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I wanted to do a sixth boro version of “A is for aardvaark, B is for …” post, but because each foto, no matter what other “A” word I called it, kept pointing toward “attachment,” I’ve have changed my mind, given in to the pressure. So this is a reflection on . . .” attachedness.” Responder demonstrates how the quintessential assist looks; I know I’m asking for trouble here, but this is a fairly “normal” ship assist attachment.
Of course, I couldn’t meditate on “A” and not encounter Alice Oldendorff; While discharging her thousands of tons of aggregates, Alice is attached to the dock, lines on bollards. The lengths of cable involved in working Alice boggle my mind too; a attaches to b, which attaches to c, etc. Further, in an invisible way, I’m attached to Alice, although less than I used to be AND less than I could be once again in the case that Alice reconsiders, and . . . (sigh).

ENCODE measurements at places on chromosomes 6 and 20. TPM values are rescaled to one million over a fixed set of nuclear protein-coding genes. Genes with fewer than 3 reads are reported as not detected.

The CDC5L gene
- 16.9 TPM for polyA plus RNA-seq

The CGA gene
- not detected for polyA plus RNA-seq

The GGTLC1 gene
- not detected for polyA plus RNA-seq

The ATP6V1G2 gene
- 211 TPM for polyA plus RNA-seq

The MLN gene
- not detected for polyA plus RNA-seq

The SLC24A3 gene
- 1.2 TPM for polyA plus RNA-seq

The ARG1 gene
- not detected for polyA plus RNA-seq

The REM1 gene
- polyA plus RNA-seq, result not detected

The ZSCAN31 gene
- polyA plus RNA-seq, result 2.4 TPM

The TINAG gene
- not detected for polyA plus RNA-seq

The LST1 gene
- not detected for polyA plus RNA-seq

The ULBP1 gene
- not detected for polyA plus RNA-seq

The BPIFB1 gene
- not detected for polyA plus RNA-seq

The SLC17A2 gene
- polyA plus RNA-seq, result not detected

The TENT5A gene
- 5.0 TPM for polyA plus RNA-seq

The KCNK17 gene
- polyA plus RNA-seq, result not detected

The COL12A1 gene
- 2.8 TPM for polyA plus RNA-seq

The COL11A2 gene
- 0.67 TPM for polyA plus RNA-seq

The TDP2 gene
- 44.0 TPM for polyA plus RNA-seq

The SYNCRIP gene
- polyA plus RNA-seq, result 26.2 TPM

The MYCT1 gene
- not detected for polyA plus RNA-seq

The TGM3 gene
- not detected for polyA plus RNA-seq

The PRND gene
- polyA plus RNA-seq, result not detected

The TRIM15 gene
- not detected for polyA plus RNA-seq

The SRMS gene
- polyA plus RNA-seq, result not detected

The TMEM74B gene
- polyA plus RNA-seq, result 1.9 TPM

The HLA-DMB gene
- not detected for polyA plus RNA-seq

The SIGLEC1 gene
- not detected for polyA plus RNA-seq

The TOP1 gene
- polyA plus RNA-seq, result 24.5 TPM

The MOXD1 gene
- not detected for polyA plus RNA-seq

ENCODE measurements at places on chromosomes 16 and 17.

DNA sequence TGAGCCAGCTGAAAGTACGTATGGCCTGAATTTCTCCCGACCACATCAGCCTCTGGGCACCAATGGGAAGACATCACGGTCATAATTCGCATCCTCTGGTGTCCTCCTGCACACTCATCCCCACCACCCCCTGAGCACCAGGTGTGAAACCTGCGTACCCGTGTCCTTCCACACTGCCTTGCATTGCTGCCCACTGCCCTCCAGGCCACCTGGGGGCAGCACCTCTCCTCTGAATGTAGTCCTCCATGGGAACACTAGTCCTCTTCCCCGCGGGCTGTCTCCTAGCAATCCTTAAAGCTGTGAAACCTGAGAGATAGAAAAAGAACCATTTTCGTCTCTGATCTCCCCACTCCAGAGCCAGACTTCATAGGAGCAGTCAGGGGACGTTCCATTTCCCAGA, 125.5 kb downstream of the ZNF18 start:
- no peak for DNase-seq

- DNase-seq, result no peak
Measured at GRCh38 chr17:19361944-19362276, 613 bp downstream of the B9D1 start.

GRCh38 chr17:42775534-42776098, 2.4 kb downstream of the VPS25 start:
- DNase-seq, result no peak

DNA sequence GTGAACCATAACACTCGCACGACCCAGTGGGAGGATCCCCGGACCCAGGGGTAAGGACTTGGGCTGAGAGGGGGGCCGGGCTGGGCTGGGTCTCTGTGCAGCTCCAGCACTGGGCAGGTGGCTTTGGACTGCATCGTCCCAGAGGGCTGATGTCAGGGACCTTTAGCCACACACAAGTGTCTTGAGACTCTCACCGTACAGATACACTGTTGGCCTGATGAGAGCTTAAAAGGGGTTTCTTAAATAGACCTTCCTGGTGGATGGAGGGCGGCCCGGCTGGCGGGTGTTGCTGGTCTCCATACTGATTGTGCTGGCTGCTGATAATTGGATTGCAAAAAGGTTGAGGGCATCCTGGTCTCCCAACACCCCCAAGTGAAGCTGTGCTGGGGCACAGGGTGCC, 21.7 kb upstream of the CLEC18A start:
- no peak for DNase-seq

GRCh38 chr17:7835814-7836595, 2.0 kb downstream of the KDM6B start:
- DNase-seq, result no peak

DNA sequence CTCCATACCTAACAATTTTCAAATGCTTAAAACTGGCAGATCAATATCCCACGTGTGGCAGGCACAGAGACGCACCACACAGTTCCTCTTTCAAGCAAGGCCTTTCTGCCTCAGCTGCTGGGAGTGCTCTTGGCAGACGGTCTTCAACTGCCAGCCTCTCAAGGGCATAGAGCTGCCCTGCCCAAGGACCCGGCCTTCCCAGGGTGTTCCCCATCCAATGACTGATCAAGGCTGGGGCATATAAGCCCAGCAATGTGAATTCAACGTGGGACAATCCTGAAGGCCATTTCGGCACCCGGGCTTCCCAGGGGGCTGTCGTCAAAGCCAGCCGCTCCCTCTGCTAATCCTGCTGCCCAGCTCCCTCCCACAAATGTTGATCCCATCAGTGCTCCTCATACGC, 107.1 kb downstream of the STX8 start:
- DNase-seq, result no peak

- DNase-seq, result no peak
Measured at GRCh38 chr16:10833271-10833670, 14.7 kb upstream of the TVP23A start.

Bel Espoir 2 attaches to Bounty, which itself attaches to Pier 66, which . . . By now, I assume both vessels have detached themselves from the sixth boro as they head up to new attachments in Boston. See you up there maybe.
Ellen McAllister nuzzles against an unlikely partner, an APL President ship; Ellen does its work without a tangible attachment. I stop short of calling this abnormal. Yup, stopped short.
The same invisible attachment exists here between Margaret Moran and her charge. And if you look at the ship’s bulbous bow, you might be as surprised as me to see the amount of algae attached there. Maybe some fleets need to invest in bowmowers.
Standard equipment on all tugs is the axe; Responder below has two. And the reason . . . obviously to effect a really quick detachment.
All fotos by Will Van Dorp.
Soon we’ll move on to “B is for bow . . . or bulb…” and so through the alphabet. Before that, I’ll probably return with A2.
If you’re new to the blog, use the the search window to get the back story on Alice Oldendorff and me . . . or not.